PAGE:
The talks, however, are an “encouraging development,” said Representative Michael Waltz (R-Fla.), A former Green Beret who is among a number of lawmakers urging Biden to evacuate Afghan interpreters.
“I am happy that the Biden administration is exploring all options,” Waltz told POLITICO, adding that sending refugees to Guam was another option. “Time is running out with the Taliban on the march.”
When it comes to basing American troops, Russia will not accept this idea. Take Tajikistan, one of the five countries that share a border with Afghanistan. While Dushanbe is used to working with the United States, including allowing US military planes to refuel at airports across the country after the September 11 attacks, relations with Washington are now frosty, Umarov said. . President Emomali Rahmon, a controversial figure in power since the early 1990s, has not visited the United States since 2002.
Meanwhile, the Tajik economy is heavily dependent on Russia and China. Remittances from Tajik nationals working in Russia accounted for over 20% of GDP in 2020; Chinese loans represent more than 20% of GDP and more than half of all foreign borrowing.
On the military front, Tajikistan is a member of the Collective Security Treaty Organization, a military alliance of some states of the former Soviet Union, and already hosts a Russian military base on its territory. China, too, is building a border post with Afghanistan.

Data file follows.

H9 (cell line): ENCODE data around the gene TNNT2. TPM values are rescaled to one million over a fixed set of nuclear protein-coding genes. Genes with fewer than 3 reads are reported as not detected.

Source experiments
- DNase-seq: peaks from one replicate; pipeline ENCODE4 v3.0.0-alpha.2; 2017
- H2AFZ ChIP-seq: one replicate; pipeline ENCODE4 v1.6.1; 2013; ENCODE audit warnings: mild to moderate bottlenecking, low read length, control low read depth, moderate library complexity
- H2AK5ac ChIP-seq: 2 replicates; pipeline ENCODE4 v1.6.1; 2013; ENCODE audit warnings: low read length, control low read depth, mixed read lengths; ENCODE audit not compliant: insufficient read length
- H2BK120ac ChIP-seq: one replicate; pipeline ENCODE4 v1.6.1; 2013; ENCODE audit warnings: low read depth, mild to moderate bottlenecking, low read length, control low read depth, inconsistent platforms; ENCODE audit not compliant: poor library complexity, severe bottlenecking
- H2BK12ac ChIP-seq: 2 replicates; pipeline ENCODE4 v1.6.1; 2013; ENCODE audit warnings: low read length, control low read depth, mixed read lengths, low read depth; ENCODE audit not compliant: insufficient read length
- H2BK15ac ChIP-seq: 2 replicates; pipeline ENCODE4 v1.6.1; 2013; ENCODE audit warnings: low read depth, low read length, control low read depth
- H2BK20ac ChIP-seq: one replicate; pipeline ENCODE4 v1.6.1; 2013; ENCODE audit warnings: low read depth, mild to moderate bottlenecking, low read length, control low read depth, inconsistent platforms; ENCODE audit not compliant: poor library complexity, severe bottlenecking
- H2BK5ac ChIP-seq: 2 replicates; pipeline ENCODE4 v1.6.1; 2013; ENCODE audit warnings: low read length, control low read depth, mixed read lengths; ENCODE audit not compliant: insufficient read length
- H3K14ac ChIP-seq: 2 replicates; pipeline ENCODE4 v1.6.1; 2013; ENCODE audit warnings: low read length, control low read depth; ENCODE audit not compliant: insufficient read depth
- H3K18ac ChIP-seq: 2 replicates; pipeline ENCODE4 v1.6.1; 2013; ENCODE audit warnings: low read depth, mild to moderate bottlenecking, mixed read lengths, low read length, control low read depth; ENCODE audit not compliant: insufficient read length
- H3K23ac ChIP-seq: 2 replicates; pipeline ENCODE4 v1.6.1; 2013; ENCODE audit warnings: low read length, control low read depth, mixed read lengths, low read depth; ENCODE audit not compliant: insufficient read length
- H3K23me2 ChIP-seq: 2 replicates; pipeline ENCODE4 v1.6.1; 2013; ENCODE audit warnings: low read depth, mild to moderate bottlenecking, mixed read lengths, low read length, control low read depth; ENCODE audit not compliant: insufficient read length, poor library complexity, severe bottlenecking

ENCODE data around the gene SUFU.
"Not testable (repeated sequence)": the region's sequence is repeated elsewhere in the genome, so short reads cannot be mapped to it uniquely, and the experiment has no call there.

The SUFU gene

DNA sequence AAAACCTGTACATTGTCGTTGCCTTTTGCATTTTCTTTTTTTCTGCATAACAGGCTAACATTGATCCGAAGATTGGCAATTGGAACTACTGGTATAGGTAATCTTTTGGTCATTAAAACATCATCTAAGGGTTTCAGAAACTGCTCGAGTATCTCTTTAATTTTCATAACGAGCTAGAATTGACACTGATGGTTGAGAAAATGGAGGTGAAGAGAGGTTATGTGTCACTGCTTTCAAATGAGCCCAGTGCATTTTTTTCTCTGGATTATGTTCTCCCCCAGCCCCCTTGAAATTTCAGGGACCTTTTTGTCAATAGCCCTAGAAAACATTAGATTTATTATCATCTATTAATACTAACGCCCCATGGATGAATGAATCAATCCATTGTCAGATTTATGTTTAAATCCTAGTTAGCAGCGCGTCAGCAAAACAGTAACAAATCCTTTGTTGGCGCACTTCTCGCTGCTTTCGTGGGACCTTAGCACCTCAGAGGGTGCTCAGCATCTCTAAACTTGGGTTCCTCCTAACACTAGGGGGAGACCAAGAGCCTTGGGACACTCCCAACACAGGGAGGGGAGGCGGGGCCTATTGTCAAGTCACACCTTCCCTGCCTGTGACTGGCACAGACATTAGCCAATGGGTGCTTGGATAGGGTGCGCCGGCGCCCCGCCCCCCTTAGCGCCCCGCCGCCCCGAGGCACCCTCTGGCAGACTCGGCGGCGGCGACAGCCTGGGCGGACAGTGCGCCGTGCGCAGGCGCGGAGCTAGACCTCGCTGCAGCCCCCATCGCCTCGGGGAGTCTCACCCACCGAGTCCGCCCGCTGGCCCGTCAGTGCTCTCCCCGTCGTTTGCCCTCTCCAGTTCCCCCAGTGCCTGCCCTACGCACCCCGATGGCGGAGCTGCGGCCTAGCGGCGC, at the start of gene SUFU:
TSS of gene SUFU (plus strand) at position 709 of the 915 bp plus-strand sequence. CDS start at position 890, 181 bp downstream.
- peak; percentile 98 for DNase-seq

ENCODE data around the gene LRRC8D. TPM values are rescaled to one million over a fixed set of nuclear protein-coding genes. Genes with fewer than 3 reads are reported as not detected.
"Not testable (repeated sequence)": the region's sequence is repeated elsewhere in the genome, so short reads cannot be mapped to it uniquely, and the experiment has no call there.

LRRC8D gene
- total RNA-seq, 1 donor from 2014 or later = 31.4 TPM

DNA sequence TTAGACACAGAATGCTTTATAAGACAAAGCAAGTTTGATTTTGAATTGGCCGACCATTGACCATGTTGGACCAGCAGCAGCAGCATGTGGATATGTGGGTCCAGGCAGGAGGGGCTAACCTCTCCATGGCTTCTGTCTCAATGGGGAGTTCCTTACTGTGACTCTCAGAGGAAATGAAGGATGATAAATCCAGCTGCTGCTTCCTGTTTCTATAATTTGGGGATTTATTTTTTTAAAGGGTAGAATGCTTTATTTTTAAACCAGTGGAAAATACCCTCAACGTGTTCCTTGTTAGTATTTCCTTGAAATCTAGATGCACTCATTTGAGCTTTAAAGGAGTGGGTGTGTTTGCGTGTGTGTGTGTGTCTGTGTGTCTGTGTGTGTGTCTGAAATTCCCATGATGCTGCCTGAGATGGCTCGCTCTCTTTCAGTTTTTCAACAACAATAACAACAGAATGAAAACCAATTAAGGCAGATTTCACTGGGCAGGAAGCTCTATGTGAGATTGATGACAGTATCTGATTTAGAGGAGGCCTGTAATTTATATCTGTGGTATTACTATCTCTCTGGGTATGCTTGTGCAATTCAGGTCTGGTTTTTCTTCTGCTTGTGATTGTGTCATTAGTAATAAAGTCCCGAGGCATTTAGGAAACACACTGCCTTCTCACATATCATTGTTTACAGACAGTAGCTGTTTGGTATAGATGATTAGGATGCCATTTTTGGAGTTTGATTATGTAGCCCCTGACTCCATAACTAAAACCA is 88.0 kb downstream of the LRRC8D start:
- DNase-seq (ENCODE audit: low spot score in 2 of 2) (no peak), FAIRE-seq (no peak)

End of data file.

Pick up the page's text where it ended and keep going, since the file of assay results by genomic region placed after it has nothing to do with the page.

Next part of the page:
Russia and China now have every reason to block a move to position US forces in Tajikistan, or any other country in Central Asia, Umarov said. Twenty years after the September 11 attacks, Moscow and Beijing shared many of Washington’s concerns about terrorism emanating from Afghanistan. But now that threat has faded and competition between the three powers has only intensified. Russia, in particular, sees US efforts in Afghanistan as another way to erode Moscow’s influence, he said.
“There is an agreement between Moscow and Beijing on this issue,” Umarov said. “Central Asia will not risk its long-term relations with Russia and China to help the United States.”
While Russia and China see a risk to regional stability from the withdrawal of the United States and NATO, they also see “opportunities to take advantage of a security vacuum and to position themselves as intermediaries in the regional power, ”wrote Jeffrey Mankoff, researcher at the University of National Defense, and Cyrus Newlin, researcher at the Center for Strategic and International Studies, in a recent commentary for the war on the rocks.
Among the remaining Afghan neighbors – China, Iran, Pakistan, Uzbekistan and Turkmenistan – options for a US force presence are limited. China and Iran are not up for it; Imran Khan, Prime Minister of Pakistan, last week close the door in clear terms on the possibility of basing US troops in the country.
Meanwhile, isolationist Turkmenistan, which Umarov described as the “North Korea of Central Asia,” has shown no interest in cooperating with the United States on the conflict in Afghanistan. In addition, it is even more economically dependent on Beijing than its neighbors, selling over 80% of its total exports to China and sharing a gas pipeline with the country.
Uzbekistan is the most promising of the countries that share a border with Afghanistan, experts say. Tashkent is much less dependent on Russia and China than other countries economically, is not part of the CSTO, and does not host any foreign military base. Meanwhile, President Shavkat Mirziyoyev has reconnected with the United States and even recently visited Washington.